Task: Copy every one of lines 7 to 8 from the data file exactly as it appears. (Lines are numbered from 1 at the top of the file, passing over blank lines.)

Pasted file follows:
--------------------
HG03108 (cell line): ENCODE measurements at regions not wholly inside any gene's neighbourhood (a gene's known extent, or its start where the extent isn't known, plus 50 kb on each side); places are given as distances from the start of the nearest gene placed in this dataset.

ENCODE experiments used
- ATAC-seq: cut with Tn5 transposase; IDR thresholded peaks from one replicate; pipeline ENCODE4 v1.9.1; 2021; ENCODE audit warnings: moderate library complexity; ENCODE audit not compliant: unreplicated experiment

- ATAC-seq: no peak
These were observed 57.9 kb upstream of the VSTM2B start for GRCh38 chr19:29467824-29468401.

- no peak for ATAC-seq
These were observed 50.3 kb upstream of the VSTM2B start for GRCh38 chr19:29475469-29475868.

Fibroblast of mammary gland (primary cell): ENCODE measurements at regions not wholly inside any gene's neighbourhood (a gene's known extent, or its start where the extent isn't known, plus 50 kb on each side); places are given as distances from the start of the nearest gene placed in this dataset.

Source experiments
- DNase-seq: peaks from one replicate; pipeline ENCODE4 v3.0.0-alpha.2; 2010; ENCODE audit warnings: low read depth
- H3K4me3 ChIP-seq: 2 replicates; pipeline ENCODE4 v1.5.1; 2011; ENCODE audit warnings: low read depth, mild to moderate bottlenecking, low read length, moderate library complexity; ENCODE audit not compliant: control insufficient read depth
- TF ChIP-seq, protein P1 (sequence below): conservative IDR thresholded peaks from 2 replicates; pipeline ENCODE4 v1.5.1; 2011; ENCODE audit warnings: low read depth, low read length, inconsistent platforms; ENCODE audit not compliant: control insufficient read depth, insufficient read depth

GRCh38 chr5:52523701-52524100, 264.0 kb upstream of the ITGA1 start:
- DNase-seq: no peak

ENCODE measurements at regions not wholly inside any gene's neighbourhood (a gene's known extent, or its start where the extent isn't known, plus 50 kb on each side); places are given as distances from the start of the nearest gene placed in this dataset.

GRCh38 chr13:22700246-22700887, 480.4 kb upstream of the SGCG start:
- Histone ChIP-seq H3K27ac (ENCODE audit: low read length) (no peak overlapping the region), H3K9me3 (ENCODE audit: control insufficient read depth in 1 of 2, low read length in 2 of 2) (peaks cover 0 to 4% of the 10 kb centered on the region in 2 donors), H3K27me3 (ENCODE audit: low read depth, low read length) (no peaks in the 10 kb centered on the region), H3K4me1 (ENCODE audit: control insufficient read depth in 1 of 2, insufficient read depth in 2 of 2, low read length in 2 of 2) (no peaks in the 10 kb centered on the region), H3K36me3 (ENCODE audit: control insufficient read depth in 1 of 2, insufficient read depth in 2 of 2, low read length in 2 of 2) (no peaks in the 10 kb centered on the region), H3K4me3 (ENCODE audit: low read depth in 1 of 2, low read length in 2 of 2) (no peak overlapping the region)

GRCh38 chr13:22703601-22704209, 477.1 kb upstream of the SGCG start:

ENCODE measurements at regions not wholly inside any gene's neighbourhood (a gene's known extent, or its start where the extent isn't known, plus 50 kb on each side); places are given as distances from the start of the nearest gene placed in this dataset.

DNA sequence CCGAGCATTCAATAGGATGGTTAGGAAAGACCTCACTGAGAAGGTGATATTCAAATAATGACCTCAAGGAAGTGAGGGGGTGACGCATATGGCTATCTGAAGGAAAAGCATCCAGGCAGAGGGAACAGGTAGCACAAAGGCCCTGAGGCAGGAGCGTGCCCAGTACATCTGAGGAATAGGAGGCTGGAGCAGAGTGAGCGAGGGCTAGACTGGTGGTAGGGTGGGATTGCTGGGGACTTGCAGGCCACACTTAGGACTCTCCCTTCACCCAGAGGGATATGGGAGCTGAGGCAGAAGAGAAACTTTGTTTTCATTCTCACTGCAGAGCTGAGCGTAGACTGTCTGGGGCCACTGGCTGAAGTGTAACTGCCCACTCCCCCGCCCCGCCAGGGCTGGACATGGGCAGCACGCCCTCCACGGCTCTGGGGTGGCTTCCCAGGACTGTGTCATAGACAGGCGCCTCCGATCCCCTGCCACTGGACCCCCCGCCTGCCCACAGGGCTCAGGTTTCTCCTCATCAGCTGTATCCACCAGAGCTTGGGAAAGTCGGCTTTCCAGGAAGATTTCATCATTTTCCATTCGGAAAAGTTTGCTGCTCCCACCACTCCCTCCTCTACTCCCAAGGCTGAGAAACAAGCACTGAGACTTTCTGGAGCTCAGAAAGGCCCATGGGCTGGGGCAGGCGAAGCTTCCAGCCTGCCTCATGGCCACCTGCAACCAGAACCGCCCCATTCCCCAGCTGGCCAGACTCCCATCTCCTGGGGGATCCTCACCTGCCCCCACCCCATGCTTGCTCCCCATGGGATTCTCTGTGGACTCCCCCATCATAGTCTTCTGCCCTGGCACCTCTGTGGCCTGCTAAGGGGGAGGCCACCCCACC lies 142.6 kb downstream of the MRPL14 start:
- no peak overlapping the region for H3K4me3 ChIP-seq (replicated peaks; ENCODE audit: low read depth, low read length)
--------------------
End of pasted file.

These were observed 50.3 kb upstream of the VSTM2B start for GRCh38 chr19:29475469-29475868.

Fibroblast of mammary gland (primary cell): ENCODE measurements at regions not wholly inside any gene's neighbourhood (a gene's known extent, or its start where the extent isn't known, plus 50 kb on each side); places are given as distances from the start of the nearest gene placed in this dataset.